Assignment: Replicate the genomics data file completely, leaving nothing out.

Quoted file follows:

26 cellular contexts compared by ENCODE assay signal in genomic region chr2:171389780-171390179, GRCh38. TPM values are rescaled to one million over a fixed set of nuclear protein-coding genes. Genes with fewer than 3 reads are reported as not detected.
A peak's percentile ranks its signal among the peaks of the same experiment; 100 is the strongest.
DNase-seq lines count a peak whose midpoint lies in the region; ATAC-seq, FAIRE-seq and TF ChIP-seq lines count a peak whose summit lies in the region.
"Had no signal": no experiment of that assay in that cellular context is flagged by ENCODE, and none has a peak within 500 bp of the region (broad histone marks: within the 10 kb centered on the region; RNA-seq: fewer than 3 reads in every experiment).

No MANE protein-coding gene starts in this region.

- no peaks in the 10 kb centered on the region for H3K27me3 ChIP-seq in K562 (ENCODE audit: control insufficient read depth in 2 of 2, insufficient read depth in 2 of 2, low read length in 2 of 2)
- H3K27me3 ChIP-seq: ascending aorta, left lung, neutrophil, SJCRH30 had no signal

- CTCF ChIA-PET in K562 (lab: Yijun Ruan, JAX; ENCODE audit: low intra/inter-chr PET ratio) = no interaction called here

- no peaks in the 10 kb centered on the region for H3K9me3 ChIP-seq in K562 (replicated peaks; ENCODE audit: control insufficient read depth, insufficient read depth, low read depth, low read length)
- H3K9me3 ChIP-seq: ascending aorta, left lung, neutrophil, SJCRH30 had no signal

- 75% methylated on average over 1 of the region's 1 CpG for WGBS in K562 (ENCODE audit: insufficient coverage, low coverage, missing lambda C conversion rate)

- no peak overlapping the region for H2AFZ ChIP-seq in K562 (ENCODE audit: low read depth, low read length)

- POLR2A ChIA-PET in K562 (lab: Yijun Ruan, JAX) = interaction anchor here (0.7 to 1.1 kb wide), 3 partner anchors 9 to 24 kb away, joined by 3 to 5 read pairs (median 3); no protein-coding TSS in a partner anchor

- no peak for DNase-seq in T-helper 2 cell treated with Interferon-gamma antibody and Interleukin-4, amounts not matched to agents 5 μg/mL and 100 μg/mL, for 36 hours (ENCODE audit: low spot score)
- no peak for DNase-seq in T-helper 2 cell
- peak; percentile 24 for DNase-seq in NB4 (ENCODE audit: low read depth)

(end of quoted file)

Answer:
26 cellular contexts compared by ENCODE assay signal in genomic region chr2:171389780-171390179, GRCh38. TPM values are rescaled to one million over a fixed set of nuclear protein-coding genes. Genes with fewer than 3 reads are reported as not detected.
A peak's percentile ranks its signal among the peaks of the same experiment; 100 is the strongest.
DNase-seq lines count a peak whose midpoint lies in the region; ATAC-seq, FAIRE-seq and TF ChIP-seq lines count a peak whose summit lies in the region.
"Had no signal": no experiment of that assay in that cellular context is flagged by ENCODE, and none has a peak within 500 bp of the region (broad histone marks: within the 10 kb centered on the region; RNA-seq: fewer than 3 reads in every experiment).

No MANE protein-coding gene starts in this region.

- no peaks in the 10 kb centered on the region for H3K27me3 ChIP-seq in K562 (ENCODE audit: control insufficient read depth in 2 of 2, insufficient read depth in 2 of 2, low read length in 2 of 2)
- H3K27me3 ChIP-seq: ascending aorta, left lung, neutrophil, SJCRH30 had no signal

- CTCF ChIA-PET in K562 (lab: Yijun Ruan, JAX; ENCODE audit: low intra/inter-chr PET ratio) = no interaction called here

- no peaks in the 10 kb centered on the region for H3K9me3 ChIP-seq in K562 (replicated peaks; ENCODE audit: control insufficient read depth, insufficient read depth, low read depth, low read length)
- H3K9me3 ChIP-seq: ascending aorta, left lung, neutrophil, SJCRH30 had no signal

- 75% methylated on average over 1 of the region's 1 CpG for WGBS in K562 (ENCODE audit: insufficient coverage, low coverage, missing lambda C conversion rate)

- no peak overlapping the region for H2AFZ ChIP-seq in K562 (ENCODE audit: low read depth, low read length)

- POLR2A ChIA-PET in K562 (lab: Yijun Ruan, JAX) = interaction anchor here (0.7 to 1.1 kb wide), 3 partner anchors 9 to 24 kb away, joined by 3 to 5 read pairs (median 3); no protein-coding TSS in a partner anchor

- no peak for DNase-seq in T-helper 2 cell treated with Interferon-gamma antibody and Interleukin-4, amounts not matched to agents 5 μg/mL and 100 μg/mL, for 36 hours (ENCODE audit: low spot score)
- no peak for DNase-seq in T-helper 2 cell
- peak; percentile 24 for DNase-seq in NB4 (ENCODE audit: low read depth)